Translator Disclaimer
27 September 2016 Identification of Type A Influenza Viruses from Wild Birds on the Delmarva Peninsula, 2007–10
Lauren A. Preskenis, Brian S. Ladman, Jack Gelb
Author Affiliations +

Wild waterfowl and shorebirds in the Delaware-Maryland-Virginia (Delmarva) Peninsula region within the Atlantic Flyway were sampled as part of the Early Detection of Highly Pathogenic H5N1 Avian Influenza (AI) in Wild Migratory Birds program. The U.S. Department of Agriculture (USDA) and state wildlife agencies submitted 7858 samples for AI virus (AIV) testing by real-time reverse transcription PCR (rRT-PCR) to the University of Delaware Poultry Health System from April 2007 to March 2011. Virus isolation attempts were performed on samples with matrix gene cycle threshold (Ct) values ≤33.9. Using rRT-PCR, AIV was detected in 14% (1091/7857) of the samples. In species with sample sizes >100, American black duck (Anas rubripes; 28%), ruddy turnstone (Arenaria interpres; 27%), American green-winged teal (Anas crecca; 21%), semipalmated sandpiper (Calidris pusilla; 27%), greater snow goose (Chen caerulescens atlanticus; 12%), mallard (Anas platyrhynchos; 10%), and northern pintail (Anas acuta; 14%) showed the highest rates of AIV detection. Forty-two AIVs were recovered from eight species: American black duck, mallard, ruddy turnstone, American green-winged teal, greater snow goose, Canada goose (Branta canadensis), ring-necked duck (Aythya collaris), and mallard × American black duck (Anas platyrhynchos × Anas rubripes). Recovered H5 (n = 2) and H7 (n = 2) viruses were found to be low pathogenicity by the USDA National Veterinary Services Laboratory. Additional AIVs represented a diversity of subtype combinations: H1–H4, H6, and H10 and H11 and N subtypes N1–N9 and N6–N9. The rate of AIV recovery from swabbings was inversely related to Ct value, ranging from 50% for Ct values of 16.0–18.9 to 5.1% for Ct values of 31–33.9.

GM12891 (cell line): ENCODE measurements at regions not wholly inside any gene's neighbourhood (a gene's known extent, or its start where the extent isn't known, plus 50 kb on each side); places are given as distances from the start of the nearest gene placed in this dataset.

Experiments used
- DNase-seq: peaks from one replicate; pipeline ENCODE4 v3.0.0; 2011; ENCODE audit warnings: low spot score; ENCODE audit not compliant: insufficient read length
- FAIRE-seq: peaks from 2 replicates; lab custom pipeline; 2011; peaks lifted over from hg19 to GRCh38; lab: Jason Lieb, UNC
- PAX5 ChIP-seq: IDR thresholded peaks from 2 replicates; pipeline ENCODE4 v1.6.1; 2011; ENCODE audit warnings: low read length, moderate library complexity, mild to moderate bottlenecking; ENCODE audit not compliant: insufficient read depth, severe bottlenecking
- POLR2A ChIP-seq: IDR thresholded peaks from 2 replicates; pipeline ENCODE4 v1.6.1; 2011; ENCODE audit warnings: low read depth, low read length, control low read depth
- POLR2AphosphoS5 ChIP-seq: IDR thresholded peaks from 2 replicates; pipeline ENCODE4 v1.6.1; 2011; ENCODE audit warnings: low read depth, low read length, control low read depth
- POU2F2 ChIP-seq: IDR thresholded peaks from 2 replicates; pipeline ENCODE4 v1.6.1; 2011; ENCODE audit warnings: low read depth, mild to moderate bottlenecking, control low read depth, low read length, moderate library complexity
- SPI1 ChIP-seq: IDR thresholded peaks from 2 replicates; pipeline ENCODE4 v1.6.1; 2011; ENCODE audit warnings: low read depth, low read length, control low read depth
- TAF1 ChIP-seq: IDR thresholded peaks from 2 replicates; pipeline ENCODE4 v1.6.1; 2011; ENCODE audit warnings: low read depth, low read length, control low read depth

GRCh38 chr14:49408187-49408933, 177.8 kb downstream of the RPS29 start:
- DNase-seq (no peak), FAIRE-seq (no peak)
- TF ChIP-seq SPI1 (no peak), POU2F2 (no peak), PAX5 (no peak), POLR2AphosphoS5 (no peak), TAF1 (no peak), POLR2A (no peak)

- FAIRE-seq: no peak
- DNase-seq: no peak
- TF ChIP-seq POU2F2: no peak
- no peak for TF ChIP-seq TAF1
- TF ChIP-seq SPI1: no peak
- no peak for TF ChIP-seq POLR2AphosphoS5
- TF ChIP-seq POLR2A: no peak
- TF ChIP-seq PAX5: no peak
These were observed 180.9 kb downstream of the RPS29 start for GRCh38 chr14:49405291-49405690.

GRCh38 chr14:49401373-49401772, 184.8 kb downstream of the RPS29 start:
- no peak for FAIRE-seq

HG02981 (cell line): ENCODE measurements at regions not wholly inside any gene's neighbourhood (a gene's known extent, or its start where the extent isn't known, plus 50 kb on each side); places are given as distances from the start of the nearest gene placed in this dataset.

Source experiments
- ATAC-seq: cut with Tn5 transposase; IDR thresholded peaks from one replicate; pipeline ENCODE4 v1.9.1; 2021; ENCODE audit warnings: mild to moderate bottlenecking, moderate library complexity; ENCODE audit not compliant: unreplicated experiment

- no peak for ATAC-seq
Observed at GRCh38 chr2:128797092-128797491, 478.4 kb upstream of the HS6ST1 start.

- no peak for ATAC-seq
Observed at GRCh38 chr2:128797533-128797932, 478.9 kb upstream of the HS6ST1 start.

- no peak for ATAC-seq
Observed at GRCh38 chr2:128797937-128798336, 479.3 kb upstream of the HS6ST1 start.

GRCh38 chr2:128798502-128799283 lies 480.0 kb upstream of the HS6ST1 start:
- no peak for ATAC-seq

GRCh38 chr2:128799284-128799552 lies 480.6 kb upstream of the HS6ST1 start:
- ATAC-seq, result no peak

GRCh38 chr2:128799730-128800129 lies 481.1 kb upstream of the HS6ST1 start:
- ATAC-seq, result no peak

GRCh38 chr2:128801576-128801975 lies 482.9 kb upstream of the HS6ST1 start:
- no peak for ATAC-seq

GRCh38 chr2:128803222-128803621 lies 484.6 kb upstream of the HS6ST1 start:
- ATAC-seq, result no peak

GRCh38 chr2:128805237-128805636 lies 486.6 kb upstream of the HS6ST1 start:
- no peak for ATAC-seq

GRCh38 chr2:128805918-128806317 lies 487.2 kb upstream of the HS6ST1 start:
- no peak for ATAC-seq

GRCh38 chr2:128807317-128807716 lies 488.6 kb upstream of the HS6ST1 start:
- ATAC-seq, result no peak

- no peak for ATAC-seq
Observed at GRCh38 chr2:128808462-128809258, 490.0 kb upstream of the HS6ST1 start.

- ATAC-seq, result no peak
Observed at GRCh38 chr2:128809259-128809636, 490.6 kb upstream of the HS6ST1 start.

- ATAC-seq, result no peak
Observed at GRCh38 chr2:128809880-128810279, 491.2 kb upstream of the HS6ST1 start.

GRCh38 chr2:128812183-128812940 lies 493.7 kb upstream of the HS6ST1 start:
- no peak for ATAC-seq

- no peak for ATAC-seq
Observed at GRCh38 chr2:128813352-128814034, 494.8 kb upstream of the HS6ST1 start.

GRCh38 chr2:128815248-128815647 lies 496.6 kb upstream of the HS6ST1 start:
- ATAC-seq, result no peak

Lauren A. Preskenis, Brian S. Ladman, and Jack Gelb "Identification of Type A Influenza Viruses from Wild Birds on the Delmarva Peninsula, 2007–10," Avian Diseases 61(1), 83-89, (27 September 2016).
Received: 29 June 2016; Accepted: 1 September 2016; Published: 27 September 2016

Get copyright permission
Back to Top